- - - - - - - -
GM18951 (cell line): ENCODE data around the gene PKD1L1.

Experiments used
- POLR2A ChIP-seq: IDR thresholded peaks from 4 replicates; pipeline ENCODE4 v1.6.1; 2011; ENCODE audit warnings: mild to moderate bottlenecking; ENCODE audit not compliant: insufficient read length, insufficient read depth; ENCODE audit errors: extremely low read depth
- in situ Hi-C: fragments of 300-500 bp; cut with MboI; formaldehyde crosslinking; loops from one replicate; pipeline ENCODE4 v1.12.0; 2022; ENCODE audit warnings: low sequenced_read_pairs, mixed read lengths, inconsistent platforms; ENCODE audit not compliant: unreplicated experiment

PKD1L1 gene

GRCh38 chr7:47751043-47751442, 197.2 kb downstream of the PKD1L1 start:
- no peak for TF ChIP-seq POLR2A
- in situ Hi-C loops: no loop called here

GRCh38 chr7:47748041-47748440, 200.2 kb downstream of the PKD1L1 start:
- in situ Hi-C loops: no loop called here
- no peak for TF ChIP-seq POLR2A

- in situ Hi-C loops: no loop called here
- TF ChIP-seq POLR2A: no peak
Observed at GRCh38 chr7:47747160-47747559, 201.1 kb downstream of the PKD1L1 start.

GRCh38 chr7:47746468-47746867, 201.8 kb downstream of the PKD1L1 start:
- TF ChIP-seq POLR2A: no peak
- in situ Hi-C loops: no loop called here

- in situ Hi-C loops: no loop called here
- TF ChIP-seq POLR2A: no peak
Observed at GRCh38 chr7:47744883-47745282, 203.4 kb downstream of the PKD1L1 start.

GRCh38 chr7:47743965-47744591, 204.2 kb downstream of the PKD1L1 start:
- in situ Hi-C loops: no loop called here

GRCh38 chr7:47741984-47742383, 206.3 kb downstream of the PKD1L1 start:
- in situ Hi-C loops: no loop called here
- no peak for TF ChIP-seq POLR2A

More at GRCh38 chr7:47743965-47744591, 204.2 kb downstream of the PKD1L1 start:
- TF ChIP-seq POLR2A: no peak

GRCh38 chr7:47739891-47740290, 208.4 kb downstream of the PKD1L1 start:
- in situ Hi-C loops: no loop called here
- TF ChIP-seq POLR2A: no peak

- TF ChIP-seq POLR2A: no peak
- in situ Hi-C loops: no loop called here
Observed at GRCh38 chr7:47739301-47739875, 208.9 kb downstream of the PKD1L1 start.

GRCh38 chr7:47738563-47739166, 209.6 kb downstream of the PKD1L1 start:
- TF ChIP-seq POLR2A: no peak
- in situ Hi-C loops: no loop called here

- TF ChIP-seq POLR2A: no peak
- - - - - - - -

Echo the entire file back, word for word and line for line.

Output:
GM18951 (cell line): ENCODE data around the gene PKD1L1.

Experiments used
- POLR2A ChIP-seq: IDR thresholded peaks from 4 replicates; pipeline ENCODE4 v1.6.1; 2011; ENCODE audit warnings: mild to moderate bottlenecking; ENCODE audit not compliant: insufficient read length, insufficient read depth; ENCODE audit errors: extremely low read depth
- in situ Hi-C: fragments of 300-500 bp; cut with MboI; formaldehyde crosslinking; loops from one replicate; pipeline ENCODE4 v1.12.0; 2022; ENCODE audit warnings: low sequenced_read_pairs, mixed read lengths, inconsistent platforms; ENCODE audit not compliant: unreplicated experiment

PKD1L1 gene

GRCh38 chr7:47751043-47751442, 197.2 kb downstream of the PKD1L1 start:
- no peak for TF ChIP-seq POLR2A
- in situ Hi-C loops: no loop called here

GRCh38 chr7:47748041-47748440, 200.2 kb downstream of the PKD1L1 start:
- in situ Hi-C loops: no loop called here
- no peak for TF ChIP-seq POLR2A

- in situ Hi-C loops: no loop called here
- TF ChIP-seq POLR2A: no peak
Observed at GRCh38 chr7:47747160-47747559, 201.1 kb downstream of the PKD1L1 start.

GRCh38 chr7:47746468-47746867, 201.8 kb downstream of the PKD1L1 start:
- TF ChIP-seq POLR2A: no peak
- in situ Hi-C loops: no loop called here

- in situ Hi-C loops: no loop called here
- TF ChIP-seq POLR2A: no peak
Observed at GRCh38 chr7:47744883-47745282, 203.4 kb downstream of the PKD1L1 start.

GRCh38 chr7:47743965-47744591, 204.2 kb downstream of the PKD1L1 start:
- in situ Hi-C loops: no loop called here

GRCh38 chr7:47741984-47742383, 206.3 kb downstream of the PKD1L1 start:
- in situ Hi-C loops: no loop called here
- no peak for TF ChIP-seq POLR2A

More at GRCh38 chr7:47743965-47744591, 204.2 kb downstream of the PKD1L1 start:
- TF ChIP-seq POLR2A: no peak

GRCh38 chr7:47739891-47740290, 208.4 kb downstream of the PKD1L1 start:
- in situ Hi-C loops: no loop called here
- TF ChIP-seq POLR2A: no peak

- TF ChIP-seq POLR2A: no peak
- in situ Hi-C loops: no loop called here
Observed at GRCh38 chr7:47739301-47739875, 208.9 kb downstream of the PKD1L1 start.

GRCh38 chr7:47738563-47739166, 209.6 kb downstream of the PKD1L1 start:
- TF ChIP-seq POLR2A: no peak
- in situ Hi-C loops: no loop called here

- TF ChIP-seq POLR2A: no peak